Earlier, we carried a lot of weight. We were they eyes and ears of the news gathering system. Now we live in an era of social media where news is breaking on Twitter and Facebook.

The powerful assume they need no one on the ground to be asking questions. They think their message can be delivered directly to the newsroom.

Recently, a reporter told me a senior leader of a political party had called her editor-in-chief to complain she hadn't run his interview.

Reporters aren't postal staff, who pick up letters and drop them to addresses without any ifs and buts. Are they?

These days, press conferences have become the biggest PR exercises for all political parties because tough questions have become rare.

A case in point is a press conference that I happened to cover - of BSP chief Mayawati, at her party office on New Delhi's Gurdwara Rakab Ganj Road.

After a near 45-minute address, she threw the house open for so-called questions. It appeared to be a departure from her earlier practice of not taking questions. I was excited and enthusiastically raised my hand. She nodded in response.

"Behenji, the PM and Amit Shah say that it's the BSP that has suffered the most due to demonetisation," I asked, noticing a change in her expressions. "Even the UP CM has said it," I continued.

But before I could complete my question, she cut me short. "It seems that she has been sleeping during the press conference. Your question is over," the BSP leader retorted.

And that was the end of it. She was not interested in my questions. Later, a journalist covering the BSP for a long time told me that Behenji sensed where my question could have led the news conference. She just won't allow anything that would make her uncomfortable, the reporter said.

I feel the political class is increasingly becoming intolerant. Painting and tainting is becoming a norm.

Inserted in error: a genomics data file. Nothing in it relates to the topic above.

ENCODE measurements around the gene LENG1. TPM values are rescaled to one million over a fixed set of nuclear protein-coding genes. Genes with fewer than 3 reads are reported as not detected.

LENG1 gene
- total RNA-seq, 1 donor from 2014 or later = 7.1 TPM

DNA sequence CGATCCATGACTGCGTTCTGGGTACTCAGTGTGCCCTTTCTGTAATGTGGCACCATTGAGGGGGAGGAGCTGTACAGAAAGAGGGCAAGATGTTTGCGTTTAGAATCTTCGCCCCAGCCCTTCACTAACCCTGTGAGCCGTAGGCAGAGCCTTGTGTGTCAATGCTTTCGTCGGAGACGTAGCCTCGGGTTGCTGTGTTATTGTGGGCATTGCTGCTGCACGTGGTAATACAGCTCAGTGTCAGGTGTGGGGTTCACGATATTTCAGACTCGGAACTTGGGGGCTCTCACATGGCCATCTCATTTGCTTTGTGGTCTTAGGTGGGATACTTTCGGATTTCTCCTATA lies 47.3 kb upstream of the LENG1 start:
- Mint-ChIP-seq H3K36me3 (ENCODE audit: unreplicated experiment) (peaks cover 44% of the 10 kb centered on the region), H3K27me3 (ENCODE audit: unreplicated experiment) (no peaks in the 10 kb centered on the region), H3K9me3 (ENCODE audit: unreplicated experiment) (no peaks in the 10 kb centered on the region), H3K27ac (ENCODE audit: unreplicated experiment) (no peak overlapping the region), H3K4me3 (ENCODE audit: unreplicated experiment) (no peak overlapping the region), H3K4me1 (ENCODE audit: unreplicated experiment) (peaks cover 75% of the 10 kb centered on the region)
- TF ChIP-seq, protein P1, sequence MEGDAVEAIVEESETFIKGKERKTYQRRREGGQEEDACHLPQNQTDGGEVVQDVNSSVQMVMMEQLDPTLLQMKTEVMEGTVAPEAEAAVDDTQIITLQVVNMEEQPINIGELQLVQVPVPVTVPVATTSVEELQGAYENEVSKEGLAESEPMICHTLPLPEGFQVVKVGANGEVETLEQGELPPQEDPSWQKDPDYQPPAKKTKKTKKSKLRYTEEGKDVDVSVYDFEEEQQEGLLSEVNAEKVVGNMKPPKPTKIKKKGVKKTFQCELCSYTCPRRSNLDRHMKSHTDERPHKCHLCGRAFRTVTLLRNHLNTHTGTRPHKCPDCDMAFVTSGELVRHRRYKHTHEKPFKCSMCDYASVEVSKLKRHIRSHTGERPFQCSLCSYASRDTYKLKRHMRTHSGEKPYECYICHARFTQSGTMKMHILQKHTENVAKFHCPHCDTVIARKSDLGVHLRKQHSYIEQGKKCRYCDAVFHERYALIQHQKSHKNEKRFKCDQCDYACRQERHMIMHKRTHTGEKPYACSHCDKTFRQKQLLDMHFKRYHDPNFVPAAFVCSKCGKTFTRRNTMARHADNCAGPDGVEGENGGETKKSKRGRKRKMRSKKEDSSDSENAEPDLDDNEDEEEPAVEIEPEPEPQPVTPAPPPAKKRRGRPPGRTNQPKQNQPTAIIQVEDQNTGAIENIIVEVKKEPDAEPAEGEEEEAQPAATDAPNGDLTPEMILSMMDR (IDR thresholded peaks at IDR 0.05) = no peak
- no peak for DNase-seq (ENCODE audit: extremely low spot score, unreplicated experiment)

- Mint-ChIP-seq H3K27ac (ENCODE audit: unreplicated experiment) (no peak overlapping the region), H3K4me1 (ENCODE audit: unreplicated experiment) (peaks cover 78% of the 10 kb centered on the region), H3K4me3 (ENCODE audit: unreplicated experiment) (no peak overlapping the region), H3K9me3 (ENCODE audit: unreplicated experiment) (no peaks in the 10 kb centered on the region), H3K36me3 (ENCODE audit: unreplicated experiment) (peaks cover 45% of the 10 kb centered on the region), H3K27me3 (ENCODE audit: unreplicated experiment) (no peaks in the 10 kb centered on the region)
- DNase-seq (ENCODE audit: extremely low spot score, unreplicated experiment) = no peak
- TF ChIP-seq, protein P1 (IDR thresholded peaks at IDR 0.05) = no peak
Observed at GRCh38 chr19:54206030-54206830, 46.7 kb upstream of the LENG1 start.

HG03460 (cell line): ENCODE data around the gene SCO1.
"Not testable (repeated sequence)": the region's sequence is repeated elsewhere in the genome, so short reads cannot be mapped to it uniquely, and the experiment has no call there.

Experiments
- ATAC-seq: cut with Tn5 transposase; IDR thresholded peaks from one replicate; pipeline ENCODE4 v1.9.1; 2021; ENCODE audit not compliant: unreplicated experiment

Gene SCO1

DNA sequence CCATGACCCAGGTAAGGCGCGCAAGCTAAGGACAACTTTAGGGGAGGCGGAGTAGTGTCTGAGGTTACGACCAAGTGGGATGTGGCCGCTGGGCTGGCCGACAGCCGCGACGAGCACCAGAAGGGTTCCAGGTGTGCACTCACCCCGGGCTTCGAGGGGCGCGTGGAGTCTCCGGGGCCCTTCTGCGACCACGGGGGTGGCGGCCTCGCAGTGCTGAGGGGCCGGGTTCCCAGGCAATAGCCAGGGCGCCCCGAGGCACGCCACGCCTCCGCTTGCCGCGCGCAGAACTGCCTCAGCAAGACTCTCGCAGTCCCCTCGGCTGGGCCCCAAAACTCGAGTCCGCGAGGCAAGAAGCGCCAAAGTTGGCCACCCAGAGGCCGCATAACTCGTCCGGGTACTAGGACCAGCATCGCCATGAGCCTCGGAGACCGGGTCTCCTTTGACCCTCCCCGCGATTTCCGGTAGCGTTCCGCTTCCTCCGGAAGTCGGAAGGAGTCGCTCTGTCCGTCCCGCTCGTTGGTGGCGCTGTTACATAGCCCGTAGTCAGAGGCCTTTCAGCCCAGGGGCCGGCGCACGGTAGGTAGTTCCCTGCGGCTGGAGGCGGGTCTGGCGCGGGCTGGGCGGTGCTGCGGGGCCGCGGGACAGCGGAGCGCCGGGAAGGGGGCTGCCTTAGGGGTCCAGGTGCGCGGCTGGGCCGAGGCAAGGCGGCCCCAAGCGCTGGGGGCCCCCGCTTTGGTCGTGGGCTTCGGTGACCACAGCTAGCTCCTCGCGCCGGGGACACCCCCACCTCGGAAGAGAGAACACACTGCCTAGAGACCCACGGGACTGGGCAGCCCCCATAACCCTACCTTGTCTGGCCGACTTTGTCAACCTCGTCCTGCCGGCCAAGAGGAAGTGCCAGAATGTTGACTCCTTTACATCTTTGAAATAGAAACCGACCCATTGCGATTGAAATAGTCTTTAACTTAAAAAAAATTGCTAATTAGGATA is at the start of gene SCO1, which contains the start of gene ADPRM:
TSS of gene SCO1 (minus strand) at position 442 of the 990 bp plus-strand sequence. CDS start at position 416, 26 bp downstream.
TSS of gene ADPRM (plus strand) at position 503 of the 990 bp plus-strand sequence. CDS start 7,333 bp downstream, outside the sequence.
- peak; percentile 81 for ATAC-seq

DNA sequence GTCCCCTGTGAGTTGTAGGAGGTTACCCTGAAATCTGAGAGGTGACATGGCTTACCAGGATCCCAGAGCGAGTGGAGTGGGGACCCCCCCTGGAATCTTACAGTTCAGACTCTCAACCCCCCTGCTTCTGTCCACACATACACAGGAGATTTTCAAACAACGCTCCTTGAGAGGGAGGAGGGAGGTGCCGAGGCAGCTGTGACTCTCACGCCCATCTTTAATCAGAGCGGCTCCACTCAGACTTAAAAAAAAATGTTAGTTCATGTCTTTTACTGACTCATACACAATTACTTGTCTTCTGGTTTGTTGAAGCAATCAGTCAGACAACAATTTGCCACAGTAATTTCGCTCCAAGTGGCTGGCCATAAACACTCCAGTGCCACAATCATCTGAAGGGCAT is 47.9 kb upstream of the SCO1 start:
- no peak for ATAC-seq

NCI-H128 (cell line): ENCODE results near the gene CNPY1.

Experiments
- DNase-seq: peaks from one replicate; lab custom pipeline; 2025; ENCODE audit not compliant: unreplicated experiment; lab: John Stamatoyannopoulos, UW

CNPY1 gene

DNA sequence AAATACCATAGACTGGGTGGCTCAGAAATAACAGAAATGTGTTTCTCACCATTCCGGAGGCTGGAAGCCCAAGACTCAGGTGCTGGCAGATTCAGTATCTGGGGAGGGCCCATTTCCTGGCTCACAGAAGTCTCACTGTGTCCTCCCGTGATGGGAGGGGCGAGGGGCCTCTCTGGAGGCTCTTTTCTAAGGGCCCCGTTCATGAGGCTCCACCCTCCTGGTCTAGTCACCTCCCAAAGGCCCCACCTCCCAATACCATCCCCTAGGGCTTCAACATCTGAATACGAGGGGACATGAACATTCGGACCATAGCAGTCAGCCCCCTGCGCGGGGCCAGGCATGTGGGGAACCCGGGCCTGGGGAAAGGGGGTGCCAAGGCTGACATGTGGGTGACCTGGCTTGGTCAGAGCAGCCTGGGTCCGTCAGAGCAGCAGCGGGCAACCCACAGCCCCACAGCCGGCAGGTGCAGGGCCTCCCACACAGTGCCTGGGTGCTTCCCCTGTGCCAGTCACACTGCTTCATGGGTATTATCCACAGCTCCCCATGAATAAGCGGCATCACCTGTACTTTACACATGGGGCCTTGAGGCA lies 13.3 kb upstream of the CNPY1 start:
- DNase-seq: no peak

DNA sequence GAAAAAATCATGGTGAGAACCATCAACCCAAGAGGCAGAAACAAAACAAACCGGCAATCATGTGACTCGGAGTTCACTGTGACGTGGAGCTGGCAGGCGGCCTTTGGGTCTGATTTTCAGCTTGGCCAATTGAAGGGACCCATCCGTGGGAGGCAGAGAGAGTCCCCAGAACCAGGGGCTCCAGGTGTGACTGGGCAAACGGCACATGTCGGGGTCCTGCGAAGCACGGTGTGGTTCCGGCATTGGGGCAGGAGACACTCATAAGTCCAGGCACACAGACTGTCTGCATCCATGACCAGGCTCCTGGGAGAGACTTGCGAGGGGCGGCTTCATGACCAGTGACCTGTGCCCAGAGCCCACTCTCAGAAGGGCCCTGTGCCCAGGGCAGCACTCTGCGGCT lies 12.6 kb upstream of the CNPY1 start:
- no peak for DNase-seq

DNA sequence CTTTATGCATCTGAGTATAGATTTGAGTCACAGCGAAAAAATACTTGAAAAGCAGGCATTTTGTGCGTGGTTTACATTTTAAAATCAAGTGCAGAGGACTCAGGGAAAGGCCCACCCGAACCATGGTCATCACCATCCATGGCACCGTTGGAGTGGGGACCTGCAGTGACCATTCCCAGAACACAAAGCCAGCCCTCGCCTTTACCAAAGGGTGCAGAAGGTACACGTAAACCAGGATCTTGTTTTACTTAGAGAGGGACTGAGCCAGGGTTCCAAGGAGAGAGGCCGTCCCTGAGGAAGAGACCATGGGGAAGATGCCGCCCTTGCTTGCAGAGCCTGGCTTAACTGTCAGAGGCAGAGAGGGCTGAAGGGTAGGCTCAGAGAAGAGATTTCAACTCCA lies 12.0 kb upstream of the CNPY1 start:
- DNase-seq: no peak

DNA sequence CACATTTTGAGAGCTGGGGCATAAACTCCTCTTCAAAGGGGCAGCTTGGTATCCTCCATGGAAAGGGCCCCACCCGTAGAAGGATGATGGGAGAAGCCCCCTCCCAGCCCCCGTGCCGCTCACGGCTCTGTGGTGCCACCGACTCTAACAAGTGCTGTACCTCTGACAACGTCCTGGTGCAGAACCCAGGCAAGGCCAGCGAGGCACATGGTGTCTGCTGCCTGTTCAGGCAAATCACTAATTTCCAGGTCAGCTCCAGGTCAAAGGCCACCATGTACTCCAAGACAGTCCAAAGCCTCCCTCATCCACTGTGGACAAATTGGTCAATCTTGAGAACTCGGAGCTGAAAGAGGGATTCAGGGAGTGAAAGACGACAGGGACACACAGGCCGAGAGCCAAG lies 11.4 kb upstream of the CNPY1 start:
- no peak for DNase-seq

"Either you are with us or you are with them (against us)." That appears to be the new phenomenon.

In the past too questioning ministers on their own power trip was not easy, but then journalists were not compartmentalised as Sanghi or Congressi.

The changing role of the media can be understood by the press conferences then PM Manmohan Singh held, three of them during his ten years in office.

The last being in 2014 when a journalist asked him about the perception that UPA chairperson Sonia Gandhi was stronger than the PM. A senior fellow journalist, Neeraj Gupta asked him whether it was true that the government was run by 10 Janpath and all decisions were approved and stamped there, instead of 7 RCR.

These were the questions that dominated the public discourse then. PM Singh's answers to them made headlines.

His response was measured and calm. He didn't look agitated or angry. He admitted graciously enough that Sonia Gandhi was a guiding force, and left it to history to judge him.

The present PM has yet to hold a news conference.

But prime minister Modi has time on his hands. Before we leave it to history, let's do a reality check and ask if we'll ever get an opportunity to play our part boldly as the fourth pillar of democracy.

Also read: Why Modi is the champion of rollbacks

Writer

Mausami Singh Mausami Singh @mausamii2u

Journalist at heart and by profession. Idealist, optimist, passionate , adventurist and fiercely independent. Three keywords to find me News/Nature/Nomad.